Last June’s U.S.-North Korean summit cleared the atmosphere, but follow-up talks have accomplished little, meaning that dark clouds could easily gather again. To jump-start progress, negotiators should start small, moving incrementally toward realising the long-term goals of Washington, Pyongyang and Seoul.
The greatest risk to the 12 June summit between the U.S. and North Korea is mismatched expectations. To avoid a return to escalatory rhetoric, both parties should keep hopes modest and adopt an action-for-action approach as part of a four-step plan for denuclearisation on the Korean peninsula.
A nightmarish Korean peninsula war is closer than at any time in recent history. In the first of a two-part series, Crisis Group examines the interests and calculations of the states most affected or involved: North Korea, the U.S., South Korea, China, Japan and Russia.
Brinksmanship on the Korean peninsula threatens a potentially catastrophic military escalation. In this second report of a two-part series, Crisis Group lays out the steps to de-escalate the crisis and buy time for a more durable solution.
Prospects are bleak that the Six-Party Talks can lead to a denuclearised Korean peninsula, notably since North Korea has made nuclear weapons an integral part of its identity. The international community must open new channels of communication and interaction, give greater roles to international organisations, the private sector and civil society.
If the defector is in fact the cause for the Kaesong lockdown, then North Korea doesn’t need to deny infections anymore and can blame its epidemic on defectors and imported cases from South Korea.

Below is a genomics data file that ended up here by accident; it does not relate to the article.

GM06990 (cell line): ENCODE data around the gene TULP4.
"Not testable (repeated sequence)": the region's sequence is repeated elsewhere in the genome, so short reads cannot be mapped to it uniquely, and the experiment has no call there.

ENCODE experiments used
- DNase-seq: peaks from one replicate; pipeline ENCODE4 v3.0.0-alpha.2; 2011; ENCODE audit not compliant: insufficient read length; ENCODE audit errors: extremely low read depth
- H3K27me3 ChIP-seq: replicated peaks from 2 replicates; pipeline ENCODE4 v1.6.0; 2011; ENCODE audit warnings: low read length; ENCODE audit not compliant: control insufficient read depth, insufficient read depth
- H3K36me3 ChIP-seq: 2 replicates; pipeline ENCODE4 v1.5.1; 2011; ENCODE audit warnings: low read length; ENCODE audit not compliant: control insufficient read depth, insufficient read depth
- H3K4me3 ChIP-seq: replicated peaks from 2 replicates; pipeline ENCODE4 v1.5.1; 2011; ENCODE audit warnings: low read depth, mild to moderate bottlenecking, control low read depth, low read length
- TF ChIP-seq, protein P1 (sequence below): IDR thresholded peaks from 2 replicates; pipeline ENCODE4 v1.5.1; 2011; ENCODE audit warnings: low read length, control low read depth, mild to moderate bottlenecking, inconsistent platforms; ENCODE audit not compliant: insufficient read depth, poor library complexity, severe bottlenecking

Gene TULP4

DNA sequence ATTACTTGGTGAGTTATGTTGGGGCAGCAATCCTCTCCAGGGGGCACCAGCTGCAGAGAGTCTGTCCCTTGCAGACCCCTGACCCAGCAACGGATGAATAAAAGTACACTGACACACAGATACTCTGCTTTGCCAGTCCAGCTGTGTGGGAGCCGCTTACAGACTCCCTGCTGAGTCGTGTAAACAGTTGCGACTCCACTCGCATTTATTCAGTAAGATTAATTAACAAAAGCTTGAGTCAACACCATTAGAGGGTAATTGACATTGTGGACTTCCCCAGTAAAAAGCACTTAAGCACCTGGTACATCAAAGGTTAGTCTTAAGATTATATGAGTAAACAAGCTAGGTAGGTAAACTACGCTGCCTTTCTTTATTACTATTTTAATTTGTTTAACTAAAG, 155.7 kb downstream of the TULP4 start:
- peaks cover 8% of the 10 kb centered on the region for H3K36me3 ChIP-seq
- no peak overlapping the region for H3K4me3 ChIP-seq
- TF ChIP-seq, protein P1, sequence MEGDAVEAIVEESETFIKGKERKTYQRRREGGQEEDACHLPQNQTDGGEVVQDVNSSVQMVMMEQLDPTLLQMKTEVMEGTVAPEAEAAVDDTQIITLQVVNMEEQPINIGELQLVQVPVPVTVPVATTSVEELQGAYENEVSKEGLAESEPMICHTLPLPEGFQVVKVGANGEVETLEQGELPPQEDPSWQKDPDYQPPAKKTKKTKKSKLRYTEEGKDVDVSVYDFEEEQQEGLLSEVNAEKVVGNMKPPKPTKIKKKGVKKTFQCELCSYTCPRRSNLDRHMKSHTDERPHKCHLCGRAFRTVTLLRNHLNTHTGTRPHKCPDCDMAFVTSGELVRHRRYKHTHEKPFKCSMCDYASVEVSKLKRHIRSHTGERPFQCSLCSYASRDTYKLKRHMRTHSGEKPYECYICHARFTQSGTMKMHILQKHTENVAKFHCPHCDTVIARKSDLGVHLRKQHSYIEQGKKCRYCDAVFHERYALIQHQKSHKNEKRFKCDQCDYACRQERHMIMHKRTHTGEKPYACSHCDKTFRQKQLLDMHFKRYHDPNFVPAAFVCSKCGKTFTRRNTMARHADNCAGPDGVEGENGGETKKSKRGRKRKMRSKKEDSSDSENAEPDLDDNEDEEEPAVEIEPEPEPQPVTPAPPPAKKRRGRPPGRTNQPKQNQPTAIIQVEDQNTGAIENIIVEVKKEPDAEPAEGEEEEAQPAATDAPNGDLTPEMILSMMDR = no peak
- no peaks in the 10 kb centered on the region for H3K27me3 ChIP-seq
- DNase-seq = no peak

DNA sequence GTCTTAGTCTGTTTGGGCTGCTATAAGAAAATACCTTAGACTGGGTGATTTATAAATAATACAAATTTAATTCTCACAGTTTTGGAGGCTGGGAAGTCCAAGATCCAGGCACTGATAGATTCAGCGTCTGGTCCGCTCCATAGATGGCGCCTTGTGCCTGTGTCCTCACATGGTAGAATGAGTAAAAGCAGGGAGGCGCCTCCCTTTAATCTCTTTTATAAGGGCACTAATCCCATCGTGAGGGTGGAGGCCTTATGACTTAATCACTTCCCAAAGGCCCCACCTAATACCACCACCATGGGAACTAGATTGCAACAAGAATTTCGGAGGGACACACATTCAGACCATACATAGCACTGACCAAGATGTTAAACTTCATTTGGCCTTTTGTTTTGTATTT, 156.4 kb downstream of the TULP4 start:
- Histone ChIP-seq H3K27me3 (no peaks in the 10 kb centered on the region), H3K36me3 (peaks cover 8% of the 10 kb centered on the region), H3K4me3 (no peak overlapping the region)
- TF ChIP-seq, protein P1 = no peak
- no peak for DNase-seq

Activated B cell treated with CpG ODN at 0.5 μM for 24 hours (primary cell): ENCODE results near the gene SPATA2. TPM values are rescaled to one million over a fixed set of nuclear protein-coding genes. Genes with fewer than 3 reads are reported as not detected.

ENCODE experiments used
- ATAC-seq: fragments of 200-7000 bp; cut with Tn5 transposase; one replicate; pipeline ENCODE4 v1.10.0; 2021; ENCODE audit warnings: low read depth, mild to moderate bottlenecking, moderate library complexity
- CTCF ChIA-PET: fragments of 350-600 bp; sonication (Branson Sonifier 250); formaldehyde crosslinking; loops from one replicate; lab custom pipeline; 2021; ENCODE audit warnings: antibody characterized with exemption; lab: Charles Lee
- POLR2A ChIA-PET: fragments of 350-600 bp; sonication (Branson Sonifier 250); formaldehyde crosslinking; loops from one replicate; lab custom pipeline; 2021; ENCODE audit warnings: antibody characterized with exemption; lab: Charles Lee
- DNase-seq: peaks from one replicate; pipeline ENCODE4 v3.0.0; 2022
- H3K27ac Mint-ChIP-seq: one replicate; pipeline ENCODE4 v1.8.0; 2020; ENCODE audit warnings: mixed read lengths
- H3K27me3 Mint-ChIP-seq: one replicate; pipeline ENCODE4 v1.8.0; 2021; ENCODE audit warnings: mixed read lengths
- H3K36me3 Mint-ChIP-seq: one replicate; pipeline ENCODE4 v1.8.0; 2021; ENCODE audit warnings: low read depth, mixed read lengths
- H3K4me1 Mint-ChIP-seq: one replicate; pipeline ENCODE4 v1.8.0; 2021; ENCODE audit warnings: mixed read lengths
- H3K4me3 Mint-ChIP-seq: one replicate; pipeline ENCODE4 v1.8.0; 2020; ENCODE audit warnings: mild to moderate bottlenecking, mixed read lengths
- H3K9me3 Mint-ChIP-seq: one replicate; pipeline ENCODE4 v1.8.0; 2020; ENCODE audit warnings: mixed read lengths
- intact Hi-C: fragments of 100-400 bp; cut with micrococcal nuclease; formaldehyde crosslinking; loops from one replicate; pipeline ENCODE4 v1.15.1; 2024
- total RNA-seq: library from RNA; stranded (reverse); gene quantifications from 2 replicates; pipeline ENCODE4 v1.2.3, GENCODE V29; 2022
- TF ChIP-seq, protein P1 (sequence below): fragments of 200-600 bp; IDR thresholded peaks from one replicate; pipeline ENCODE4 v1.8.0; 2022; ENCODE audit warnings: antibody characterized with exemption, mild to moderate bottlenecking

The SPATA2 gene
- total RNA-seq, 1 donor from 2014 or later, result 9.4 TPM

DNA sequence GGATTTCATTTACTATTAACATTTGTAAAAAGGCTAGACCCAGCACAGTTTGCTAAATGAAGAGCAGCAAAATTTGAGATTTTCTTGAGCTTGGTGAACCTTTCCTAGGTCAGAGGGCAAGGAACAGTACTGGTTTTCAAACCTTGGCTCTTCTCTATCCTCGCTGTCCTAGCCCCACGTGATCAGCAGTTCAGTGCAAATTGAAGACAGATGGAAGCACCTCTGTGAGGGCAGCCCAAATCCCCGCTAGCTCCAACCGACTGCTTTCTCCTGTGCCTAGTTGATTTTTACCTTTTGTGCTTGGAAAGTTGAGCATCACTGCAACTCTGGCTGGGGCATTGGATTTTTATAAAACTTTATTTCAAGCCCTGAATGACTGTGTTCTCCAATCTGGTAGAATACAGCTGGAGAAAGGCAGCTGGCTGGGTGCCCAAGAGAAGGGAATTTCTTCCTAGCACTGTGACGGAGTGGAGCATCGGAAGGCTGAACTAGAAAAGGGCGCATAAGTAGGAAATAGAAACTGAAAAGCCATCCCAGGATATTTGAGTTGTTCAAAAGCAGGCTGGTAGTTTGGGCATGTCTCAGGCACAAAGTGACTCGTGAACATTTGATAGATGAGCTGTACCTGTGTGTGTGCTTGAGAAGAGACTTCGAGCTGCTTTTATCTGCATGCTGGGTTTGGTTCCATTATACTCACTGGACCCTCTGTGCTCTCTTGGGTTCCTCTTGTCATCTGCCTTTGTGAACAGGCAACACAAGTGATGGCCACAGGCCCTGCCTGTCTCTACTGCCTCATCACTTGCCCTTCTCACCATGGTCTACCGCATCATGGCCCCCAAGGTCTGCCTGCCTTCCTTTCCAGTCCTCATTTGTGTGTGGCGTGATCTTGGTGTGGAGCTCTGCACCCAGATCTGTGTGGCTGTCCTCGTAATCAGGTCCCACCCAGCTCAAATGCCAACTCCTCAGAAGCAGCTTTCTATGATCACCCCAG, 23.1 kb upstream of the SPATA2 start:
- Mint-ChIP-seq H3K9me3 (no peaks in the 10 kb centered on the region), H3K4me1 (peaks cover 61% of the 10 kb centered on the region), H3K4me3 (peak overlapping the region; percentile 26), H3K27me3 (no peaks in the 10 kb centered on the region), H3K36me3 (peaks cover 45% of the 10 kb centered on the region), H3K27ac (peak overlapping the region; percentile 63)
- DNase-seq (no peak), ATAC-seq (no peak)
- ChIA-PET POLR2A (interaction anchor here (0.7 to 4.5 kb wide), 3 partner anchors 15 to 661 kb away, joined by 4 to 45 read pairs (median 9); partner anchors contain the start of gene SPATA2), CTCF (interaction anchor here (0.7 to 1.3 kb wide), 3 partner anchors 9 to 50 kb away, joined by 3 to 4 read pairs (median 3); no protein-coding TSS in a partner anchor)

The results of South Korea’s elections tell other world leaders that their response to COVID-19 could determine their own political futures.
Elections have never been postponed in Korean history, not even during the Korean War or the H1N1 outbreak.
[Kim Jong Un]’s apparently trying to show his confidence and strength to his people[...] by pursuing its strategic objectives despite a national crisis over a virus they have no control over.
Every time things looks different in North Korea, they often can be the same. What Kim Jong Un is doing is drawing from the core policies, but putting his own stamp on them to build his own legacy.
[Ri Son Gwon's] appointment means Kim is putting in place the people he thinks will implement his marching orders.
Watch List Updates complement International Crisis Group’s annual Watch List, most recently published in January 2019. These early-warning publications identify major conflict situations in which prompt action, driven or supported by the European Union and its member states, would generate stronger prospects for peace. The Watch List Updates include situations identified in the annual Watch List and/or a new focus of concern.
The North Korean and U.S. leaders enter their second summit under pressure to achieve concrete progress toward their respective goals, sanctions relief and denuclearisation of the Korean peninsula. Crisis Group Senior Adviser Christopher Green suggests risk reduction measures each side can take.
A new round of inter-Korean diplomacy commenced 18 September as the North and South Korean leaders met for a three-day summit. Meanwhile, U.S.-North Korean relations are reverting to previous bad form. Washington should welcome Seoul’s help in restarting productive contacts with Pyongyang.
Last week the world watched the first-ever meeting between a North Korean leader and a U.S. president. Crisis Group offers a 360-degree view of how the summit played in the U.S., the Korean peninsula, China and Japan – and what it may mean going forward.